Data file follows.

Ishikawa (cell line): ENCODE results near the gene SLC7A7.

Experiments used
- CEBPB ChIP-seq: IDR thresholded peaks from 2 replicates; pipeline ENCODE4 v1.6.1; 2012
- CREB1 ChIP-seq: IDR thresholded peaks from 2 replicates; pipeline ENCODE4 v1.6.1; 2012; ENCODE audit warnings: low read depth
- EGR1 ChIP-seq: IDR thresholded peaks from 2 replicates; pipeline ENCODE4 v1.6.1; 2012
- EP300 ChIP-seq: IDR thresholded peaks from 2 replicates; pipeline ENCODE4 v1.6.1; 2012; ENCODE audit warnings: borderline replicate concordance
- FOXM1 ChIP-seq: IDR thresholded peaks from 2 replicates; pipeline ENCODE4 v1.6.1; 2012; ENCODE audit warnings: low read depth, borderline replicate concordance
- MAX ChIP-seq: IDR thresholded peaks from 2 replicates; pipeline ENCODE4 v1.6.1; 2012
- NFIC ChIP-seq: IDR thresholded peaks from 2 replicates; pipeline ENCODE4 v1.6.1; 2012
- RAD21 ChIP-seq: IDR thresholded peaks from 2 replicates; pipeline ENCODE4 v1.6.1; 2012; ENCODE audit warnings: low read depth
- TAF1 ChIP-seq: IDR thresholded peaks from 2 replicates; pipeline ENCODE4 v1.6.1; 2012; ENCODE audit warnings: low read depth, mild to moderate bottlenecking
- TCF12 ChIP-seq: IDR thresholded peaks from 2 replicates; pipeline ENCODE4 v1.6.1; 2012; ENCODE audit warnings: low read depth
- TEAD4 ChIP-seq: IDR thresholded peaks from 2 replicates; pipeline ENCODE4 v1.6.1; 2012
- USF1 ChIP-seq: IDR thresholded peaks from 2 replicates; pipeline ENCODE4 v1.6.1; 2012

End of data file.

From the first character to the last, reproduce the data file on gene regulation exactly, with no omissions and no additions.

Ishikawa (cell line): ENCODE results near the gene SLC7A7.

Experiments used
- CEBPB ChIP-seq: IDR thresholded peaks from 2 replicates; pipeline ENCODE4 v1.6.1; 2012
- CREB1 ChIP-seq: IDR thresholded peaks from 2 replicates; pipeline ENCODE4 v1.6.1; 2012; ENCODE audit warnings: low read depth
- EGR1 ChIP-seq: IDR thresholded peaks from 2 replicates; pipeline ENCODE4 v1.6.1; 2012
- EP300 ChIP-seq: IDR thresholded peaks from 2 replicates; pipeline ENCODE4 v1.6.1; 2012; ENCODE audit warnings: borderline replicate concordance
- FOXM1 ChIP-seq: IDR thresholded peaks from 2 replicates; pipeline ENCODE4 v1.6.1; 2012; ENCODE audit warnings: low read depth, borderline replicate concordance
- MAX ChIP-seq: IDR thresholded peaks from 2 replicates; pipeline ENCODE4 v1.6.1; 2012
- NFIC ChIP-seq: IDR thresholded peaks from 2 replicates; pipeline ENCODE4 v1.6.1; 2012
- RAD21 ChIP-seq: IDR thresholded peaks from 2 replicates; pipeline ENCODE4 v1.6.1; 2012; ENCODE audit warnings: low read depth
- TAF1 ChIP-seq: IDR thresholded peaks from 2 replicates; pipeline ENCODE4 v1.6.1; 2012; ENCODE audit warnings: low read depth, mild to moderate bottlenecking
- TCF12 ChIP-seq: IDR thresholded peaks from 2 replicates; pipeline ENCODE4 v1.6.1; 2012; ENCODE audit warnings: low read depth
- TEAD4 ChIP-seq: IDR thresholded peaks from 2 replicates; pipeline ENCODE4 v1.6.1; 2012
- USF1 ChIP-seq: IDR thresholded peaks from 2 replicates; pipeline ENCODE4 v1.6.1; 2012